I don’t generally do book reviews on this site. That’s largely because I have been so disenchanted, bordering on disgusted, with the current state of the publishing/movie industry, and have been unable to find anything to which I could give an even marginally positive review. But I have found an exception, though it’s not what you might expect. It’s not fiction, although it is eminently suitable for children and teens, much more so than the dystopian stuff they read now.
Those books are given a weak sheen of redeeming social value with the specious argument that, by reading stories about young girls surviving bloody horror and rising up against a ludicrously contrived dictatorship, the readers will somehow be motivated to stand up to the mythical “one percent,” the tiny minority of society who supposedly control all the wealth while the rest of “us” struggle on in lives of quiet desperation. Slightly more plausibly, it’s sugested that today’s teens live in a scary, violent world and these books help them to “deal with it.” In fact that’s all just an excuse for the real purpose of these books: to satisfy people’s bloodlust. If you truly want kids to learn about the reality of income disparity, as well as how dark the world really is beyond the safety of the movie theater, then you would do well to take a look at James Mollison’s Where Children Sleep, although you might not like what you come away with.
This photo essay, compiled over a period of several years, has a very simple format. Mollison pairs stark photographs of children from around the world with photographs of the places where they sleep. Exactly what it says on the lable. There is accompanying text that tells us a bit about each child’s situation, and that’s about it. The result is profound. We see a young boy who scavenges on the street and sleeps wherever he can; a young girl who has been working in a quarry since she was three years old; a young boy who sleeps with his entire family on a filthy mattress in a field; a young girl who sleeps literally on a garbage dump; a young boy, former child soldier, who sleeps in a concrete bunker; a young girl who lives in a small house heated only by a single wood stove.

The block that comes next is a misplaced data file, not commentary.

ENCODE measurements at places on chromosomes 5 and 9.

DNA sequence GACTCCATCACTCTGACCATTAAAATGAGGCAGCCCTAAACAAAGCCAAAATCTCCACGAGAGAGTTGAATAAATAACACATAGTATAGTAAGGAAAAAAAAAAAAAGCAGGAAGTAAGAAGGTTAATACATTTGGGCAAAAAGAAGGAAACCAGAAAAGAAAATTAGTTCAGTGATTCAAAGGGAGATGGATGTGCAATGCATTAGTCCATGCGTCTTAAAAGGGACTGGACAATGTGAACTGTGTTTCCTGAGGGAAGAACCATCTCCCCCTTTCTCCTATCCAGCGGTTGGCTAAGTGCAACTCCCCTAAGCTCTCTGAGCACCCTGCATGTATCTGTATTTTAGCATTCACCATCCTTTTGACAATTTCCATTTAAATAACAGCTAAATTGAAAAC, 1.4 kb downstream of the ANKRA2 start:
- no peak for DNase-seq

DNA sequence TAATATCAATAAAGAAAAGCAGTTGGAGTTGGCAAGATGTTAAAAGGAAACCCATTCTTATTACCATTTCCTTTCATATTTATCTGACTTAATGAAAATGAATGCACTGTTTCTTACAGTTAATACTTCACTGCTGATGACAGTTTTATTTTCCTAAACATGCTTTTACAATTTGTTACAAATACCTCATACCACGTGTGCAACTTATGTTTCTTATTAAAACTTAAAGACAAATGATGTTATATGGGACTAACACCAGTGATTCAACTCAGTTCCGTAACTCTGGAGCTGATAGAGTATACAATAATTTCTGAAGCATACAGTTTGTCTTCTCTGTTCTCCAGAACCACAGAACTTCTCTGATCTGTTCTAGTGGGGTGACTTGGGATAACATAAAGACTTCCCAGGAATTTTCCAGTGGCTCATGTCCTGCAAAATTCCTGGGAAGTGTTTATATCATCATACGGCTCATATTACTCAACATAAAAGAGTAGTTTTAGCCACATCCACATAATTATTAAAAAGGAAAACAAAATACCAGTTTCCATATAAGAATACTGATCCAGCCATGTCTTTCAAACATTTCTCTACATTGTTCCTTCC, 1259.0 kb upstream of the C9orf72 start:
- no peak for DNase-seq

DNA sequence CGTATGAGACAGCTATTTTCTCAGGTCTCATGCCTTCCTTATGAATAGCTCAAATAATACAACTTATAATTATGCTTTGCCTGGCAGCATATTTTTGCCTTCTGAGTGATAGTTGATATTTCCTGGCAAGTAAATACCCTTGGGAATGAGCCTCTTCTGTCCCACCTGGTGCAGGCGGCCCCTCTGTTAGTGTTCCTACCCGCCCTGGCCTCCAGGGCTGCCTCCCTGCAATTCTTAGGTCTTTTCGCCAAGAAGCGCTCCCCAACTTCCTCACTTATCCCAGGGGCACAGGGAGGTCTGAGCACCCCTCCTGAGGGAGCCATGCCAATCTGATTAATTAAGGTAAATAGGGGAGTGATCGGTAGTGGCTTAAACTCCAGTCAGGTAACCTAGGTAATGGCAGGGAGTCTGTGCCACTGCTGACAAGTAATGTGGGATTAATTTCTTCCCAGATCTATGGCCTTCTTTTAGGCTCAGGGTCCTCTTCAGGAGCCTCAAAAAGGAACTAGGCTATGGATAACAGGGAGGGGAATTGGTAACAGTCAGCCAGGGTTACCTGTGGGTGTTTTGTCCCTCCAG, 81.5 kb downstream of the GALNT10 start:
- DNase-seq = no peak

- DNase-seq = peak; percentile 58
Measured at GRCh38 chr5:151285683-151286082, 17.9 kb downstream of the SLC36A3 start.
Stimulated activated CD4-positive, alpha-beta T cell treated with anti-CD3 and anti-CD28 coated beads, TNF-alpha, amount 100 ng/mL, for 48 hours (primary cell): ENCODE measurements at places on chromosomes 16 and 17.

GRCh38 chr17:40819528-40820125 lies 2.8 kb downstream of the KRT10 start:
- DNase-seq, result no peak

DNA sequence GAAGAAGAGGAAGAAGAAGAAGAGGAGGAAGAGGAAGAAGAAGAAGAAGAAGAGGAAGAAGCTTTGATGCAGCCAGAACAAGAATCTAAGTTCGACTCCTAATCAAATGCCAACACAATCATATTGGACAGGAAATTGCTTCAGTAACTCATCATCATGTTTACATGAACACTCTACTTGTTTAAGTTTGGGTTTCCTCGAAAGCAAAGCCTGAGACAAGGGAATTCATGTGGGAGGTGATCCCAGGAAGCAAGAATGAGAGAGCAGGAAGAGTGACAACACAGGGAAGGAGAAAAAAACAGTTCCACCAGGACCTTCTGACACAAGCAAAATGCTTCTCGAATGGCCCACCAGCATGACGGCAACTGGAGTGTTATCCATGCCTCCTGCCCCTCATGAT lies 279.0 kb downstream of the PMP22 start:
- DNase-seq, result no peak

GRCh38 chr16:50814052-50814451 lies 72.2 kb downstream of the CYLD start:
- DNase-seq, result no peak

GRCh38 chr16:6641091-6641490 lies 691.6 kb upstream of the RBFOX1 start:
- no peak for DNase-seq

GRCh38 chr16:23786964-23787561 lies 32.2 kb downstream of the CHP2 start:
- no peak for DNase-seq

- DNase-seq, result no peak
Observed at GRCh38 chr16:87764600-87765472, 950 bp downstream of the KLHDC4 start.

That last one is of note, because that girl lives in the United States. But there are other children from the industrialized world as well, and they are shown to enjoy a very comfortable, even luxurious, existence. Many of the other children dream of going to school, knowing they probably never will, that their lives will very likely never get better. This is how things are in much of the world. Your teens are shelling out big bucks to see the latest high profile killing-show at the local Cineplex so they can then go home and talk about it over social media via their cell phones. They live vicariously through these violent adventures, safe in the knowledge that it will never, ever happen to them. If only these other kids were so lucky. They live every day with real hardship, real horror. And nobody’s recommending they “deal with it” by reading crap like Divergent or Panic.
I recommend this book as a real eye-opener. Alas, reading a book doesn’t actually solve problems, and most people will cluck their tongues and then go on with their comfortable lives. And I admit there are no easy fixes; in the real world there rarely are. But perhaps a small good can come, if teens get the message being sent by this book. Dytopian thrillers allegedly tell teens to fight back against the “one percent.” But this book sends a much more truthful message to them: “Compared to most of the world, you are the one percent.”